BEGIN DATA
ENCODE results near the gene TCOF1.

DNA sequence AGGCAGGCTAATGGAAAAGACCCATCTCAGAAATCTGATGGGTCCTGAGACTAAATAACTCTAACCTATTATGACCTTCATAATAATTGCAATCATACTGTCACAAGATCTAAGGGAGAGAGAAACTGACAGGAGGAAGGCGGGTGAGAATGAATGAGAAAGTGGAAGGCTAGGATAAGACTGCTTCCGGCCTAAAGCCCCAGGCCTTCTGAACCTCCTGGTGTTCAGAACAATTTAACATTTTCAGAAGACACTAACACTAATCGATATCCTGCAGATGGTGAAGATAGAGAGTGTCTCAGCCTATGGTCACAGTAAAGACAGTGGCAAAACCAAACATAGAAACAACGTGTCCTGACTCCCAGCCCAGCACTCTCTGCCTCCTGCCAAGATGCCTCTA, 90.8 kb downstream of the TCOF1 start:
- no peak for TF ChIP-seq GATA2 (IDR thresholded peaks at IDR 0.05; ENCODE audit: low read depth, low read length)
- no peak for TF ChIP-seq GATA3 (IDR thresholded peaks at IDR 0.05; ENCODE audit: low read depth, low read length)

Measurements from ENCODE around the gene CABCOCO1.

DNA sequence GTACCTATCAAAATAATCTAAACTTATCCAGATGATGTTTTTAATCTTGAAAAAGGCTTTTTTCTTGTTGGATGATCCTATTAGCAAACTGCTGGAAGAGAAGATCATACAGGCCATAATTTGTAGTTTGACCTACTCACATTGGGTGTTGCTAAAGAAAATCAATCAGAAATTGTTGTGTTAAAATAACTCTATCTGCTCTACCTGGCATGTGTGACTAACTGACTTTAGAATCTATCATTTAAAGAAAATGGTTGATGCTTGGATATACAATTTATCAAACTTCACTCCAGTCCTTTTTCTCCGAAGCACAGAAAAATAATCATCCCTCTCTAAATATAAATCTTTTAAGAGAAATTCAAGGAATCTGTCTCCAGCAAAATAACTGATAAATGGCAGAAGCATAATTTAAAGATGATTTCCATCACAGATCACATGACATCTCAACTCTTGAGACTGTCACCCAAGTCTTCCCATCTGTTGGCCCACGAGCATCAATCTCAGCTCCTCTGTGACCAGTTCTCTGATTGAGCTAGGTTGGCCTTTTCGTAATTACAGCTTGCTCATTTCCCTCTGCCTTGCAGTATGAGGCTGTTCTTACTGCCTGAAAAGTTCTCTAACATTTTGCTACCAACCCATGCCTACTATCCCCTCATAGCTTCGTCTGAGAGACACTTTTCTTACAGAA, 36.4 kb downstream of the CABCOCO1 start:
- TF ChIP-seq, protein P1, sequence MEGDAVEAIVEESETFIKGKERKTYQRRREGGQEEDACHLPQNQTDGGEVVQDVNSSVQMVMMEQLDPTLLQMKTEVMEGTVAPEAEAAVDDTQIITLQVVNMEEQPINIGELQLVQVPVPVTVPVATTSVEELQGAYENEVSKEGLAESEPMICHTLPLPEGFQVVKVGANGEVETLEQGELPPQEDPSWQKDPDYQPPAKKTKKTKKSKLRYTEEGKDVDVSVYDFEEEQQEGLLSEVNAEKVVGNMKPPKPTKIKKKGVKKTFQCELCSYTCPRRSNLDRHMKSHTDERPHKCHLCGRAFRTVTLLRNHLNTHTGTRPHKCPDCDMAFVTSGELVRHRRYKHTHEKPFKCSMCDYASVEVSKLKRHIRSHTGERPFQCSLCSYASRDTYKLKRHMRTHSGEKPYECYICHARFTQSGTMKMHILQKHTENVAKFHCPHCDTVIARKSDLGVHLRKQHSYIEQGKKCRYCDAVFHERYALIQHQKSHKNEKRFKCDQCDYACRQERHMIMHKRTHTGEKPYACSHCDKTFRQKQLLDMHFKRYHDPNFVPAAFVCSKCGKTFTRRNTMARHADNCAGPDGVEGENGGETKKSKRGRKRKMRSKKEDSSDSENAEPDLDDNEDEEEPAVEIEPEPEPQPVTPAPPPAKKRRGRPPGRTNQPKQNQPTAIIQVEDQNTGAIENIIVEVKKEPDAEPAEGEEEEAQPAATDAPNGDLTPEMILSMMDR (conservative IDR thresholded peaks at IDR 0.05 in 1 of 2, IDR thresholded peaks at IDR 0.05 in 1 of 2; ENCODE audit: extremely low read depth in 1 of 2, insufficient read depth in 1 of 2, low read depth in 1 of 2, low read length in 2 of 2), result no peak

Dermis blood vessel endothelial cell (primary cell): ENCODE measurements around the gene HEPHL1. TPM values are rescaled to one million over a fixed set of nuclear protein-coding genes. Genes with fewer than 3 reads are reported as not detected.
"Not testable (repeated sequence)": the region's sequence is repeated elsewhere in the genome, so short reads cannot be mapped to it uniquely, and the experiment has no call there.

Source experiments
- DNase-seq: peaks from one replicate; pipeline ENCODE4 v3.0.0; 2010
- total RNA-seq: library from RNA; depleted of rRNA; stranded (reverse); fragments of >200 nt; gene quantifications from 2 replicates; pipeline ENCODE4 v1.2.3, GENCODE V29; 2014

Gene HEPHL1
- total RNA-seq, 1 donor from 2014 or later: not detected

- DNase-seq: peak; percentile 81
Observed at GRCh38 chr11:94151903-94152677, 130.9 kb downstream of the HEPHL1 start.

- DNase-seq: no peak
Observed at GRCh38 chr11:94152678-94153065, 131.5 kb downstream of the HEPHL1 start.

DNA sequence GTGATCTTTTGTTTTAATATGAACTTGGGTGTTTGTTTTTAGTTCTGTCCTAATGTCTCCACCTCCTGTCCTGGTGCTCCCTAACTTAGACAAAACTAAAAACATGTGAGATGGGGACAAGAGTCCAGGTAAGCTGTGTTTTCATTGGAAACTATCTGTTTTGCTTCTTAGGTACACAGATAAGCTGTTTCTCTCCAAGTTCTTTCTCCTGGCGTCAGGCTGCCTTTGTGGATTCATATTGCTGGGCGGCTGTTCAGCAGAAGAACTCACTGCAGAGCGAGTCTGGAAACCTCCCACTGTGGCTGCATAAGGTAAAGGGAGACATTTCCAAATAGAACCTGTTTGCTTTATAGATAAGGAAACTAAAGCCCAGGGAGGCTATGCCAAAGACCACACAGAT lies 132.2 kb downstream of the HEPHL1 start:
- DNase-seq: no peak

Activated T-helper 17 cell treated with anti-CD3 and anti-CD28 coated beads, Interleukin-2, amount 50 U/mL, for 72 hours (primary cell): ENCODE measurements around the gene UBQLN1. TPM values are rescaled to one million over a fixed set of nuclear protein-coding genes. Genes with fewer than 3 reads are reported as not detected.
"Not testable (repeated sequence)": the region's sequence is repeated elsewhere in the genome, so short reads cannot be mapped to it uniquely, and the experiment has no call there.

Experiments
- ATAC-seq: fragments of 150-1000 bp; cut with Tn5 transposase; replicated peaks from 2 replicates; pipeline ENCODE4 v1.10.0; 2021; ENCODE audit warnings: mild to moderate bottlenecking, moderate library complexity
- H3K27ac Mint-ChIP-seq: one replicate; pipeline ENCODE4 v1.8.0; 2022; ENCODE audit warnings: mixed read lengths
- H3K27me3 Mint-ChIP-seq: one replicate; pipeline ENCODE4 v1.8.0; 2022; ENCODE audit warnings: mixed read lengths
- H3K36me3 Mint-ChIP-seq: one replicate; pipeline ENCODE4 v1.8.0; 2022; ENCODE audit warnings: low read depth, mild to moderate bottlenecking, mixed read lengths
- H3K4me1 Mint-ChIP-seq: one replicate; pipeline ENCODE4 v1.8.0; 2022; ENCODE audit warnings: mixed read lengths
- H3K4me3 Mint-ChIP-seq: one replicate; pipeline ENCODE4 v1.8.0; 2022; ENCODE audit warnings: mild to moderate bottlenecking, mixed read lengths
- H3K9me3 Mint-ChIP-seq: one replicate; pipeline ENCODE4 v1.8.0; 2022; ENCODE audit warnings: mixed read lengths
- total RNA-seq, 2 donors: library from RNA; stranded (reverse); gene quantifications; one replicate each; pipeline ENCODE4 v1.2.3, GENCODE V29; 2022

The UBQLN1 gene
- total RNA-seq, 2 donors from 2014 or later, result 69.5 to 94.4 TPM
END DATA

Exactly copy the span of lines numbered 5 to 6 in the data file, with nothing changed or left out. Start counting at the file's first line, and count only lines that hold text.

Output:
Measurements from ENCODE around the gene CABCOCO1.

DNA sequence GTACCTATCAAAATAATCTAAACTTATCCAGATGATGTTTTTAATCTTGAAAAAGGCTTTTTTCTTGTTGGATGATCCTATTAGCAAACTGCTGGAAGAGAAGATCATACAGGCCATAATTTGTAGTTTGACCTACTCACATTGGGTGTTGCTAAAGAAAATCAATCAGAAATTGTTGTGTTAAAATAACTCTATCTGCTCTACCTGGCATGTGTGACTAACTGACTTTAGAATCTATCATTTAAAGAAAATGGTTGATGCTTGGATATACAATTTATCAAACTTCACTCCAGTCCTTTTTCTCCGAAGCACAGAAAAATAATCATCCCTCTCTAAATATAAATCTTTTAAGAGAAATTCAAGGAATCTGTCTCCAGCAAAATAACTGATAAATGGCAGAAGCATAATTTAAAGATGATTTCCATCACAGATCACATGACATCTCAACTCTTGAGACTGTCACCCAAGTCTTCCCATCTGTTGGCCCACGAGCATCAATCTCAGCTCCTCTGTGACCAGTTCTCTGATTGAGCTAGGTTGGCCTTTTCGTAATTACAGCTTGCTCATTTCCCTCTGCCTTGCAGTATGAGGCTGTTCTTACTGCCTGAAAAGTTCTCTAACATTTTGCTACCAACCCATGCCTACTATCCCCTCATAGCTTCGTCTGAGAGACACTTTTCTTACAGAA, 36.4 kb downstream of the CABCOCO1 start: